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Charting the Rise of the 'Data Force'

Charting the Rise of the 'Data Force'

In the last few years we have witnessed a clear shift in the importance of data and data management in large organisations. Digital empowerment and the growth of data is driving business decisions at the board level. Organisations are hiring ‘data champions’ to take control of the amassing amounts of information and translating that into strategic value for the business.
 
A recent report by Experian Data Quality entitled “Rise of the Data Force” has documented this emergence of the Chief Data Officer (CDO). The research brought together opinions from over 40 CDOs and senior leaders working across a variety of sectors. It was interesting to see how many of the themes cut across such a broad range of organisations from various sectors.

At the heart of the business

Retailers, for example, are experiencing an evolution of their business models, from one of being product and brand focused to now far more customer centric. Customer data has become a growing priority because it sits at the heart of making that happen.
 
Considering that industries like retail, financial service and others concentrate so heavily on brand perception, one takeaway from the report which particularly resonated with me is how much importance these companies are placing on creating a data-driven culture within their organisations.
 
Embedding data at the heart of a business and getting buy-in from the people at all levels of the structure of your company requires something of a cultural shift. However, it’s a pivotal step towards driving the customer agenda, providing insight to inform decisions about all aspects of the customer service and experience – from how stores operate and who we should be hiring, to marketing the right products to the right people.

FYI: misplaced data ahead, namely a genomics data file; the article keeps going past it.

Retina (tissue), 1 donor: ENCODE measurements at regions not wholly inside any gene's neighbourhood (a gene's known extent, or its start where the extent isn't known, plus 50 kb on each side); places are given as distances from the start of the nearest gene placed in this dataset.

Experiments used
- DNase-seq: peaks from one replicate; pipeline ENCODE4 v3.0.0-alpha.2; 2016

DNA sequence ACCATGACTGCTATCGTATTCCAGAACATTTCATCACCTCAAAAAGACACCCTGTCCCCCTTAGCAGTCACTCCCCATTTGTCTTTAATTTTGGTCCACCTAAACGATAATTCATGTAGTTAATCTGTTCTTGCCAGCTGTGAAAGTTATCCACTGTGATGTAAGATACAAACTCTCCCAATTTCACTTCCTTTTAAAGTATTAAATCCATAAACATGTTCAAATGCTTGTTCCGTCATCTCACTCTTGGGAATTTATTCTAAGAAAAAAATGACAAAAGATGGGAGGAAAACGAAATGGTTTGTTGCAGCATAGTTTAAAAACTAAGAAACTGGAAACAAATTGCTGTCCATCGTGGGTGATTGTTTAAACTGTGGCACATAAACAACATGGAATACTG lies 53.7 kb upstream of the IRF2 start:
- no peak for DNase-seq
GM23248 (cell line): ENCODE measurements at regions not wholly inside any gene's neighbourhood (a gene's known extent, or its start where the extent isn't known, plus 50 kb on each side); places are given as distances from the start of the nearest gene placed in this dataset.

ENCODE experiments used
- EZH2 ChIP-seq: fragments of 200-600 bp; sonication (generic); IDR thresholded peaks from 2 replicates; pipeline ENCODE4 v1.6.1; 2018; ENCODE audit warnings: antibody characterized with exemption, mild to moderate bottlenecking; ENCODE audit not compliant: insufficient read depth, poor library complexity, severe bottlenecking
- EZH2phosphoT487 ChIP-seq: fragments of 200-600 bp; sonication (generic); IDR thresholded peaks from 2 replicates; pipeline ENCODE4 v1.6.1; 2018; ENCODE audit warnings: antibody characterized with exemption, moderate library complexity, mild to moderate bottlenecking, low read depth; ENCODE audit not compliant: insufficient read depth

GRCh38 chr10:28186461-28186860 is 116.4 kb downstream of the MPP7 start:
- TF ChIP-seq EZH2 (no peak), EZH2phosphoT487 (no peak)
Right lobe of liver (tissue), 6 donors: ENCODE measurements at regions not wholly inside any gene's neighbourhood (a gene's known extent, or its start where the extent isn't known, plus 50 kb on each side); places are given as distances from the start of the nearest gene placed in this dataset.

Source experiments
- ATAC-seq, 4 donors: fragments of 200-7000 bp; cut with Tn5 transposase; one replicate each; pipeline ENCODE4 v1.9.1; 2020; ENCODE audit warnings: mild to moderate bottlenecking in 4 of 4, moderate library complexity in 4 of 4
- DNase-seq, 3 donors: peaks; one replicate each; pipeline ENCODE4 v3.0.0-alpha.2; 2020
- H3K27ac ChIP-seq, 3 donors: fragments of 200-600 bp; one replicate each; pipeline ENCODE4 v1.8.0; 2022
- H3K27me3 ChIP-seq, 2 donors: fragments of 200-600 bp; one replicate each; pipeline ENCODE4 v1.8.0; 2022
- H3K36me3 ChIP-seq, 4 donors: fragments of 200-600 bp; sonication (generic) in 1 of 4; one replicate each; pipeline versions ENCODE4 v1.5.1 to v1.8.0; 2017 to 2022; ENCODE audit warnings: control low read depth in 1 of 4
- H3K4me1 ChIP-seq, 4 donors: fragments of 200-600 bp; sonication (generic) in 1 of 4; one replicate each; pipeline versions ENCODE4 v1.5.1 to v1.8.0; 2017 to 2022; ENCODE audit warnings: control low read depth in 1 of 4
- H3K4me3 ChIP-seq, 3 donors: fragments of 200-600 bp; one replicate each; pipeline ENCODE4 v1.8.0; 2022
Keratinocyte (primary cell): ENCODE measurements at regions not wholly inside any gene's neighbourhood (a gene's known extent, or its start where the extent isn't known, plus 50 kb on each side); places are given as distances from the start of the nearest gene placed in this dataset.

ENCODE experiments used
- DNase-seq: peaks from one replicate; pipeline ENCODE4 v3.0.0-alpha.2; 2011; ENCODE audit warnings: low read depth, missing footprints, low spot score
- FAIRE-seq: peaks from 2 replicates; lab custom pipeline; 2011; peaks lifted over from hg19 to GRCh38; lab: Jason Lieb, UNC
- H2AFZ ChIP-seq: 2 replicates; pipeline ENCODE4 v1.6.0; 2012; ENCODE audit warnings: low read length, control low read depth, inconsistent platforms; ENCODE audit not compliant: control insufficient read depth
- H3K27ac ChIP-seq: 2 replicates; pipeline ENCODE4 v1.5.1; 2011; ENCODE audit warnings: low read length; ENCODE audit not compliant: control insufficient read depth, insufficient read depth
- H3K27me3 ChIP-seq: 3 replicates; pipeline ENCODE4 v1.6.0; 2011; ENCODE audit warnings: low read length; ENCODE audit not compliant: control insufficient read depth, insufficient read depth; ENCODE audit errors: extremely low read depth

Utilising customer data also presents a big opportunity to provide a real competitive advantage. Innovation and differentiation is very much focused on adopting a multi-channel approach and aligning a customer’s online experience with their in-store experiences, to create a single customer view.
 
What we’ve seen is that digital empowerment and the growth of data are driving business decisions at the board level. Retailers are experiencing an evolution of their business models which are becoming consumer data driven. Brands are utilising their customer data to drive strategic business decisions from how stores operate to marketing the right products to the right people. Great importance is placed on making sure data is weaved into the fabric and culture of an organisation to drive value.
 
Marketers are becoming far savvier about how they approach customers, making the experience personal to them no matter what channel they are interacting with. Organisations therefore need to invest in professionals who have the mindset and skills to drive tangible value from data as operating models evolve – this, again, is the role of the ‘data force’.

Action required

Harnessing the power of data is a combination of a top-down and a bottom-up approach. At the top, data provides customer insight which business leaders might not have seen before or considered. Senior teams then get excited about the opportunity and thinking about the business operating with that customer dimension. However, the real value comes from the bottom-up approach.

To get data really working in an organisation you have to include all divisions to create value, but it requires a leader, with a clear focus, driven from the business agenda. That is why the role of a senior ‘data broker’ in your business is so important. 

Through the provision of infrastructure, strategy and guidance, they have the power to unlock data and make it work at every level of the business. By taking that holistic view and applying the results to all areas of the business, organisations can become far more powerful and profitable.

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Tom Blacksell

Tom Blacksell

Tom joined Experian in July 2013, he leads both the Decision Analytics and Marketing Services businesses in the UK&I. Prior to Experian, Tom spent 18 years with Capgemini, where he held various executive roles, including CEO of UK Consulting. He has a strong client-focus, having worked with enterprise clients across a range of industries in his previous roles with Capgemini, Ernst & Young and Exxon Mobil.

 

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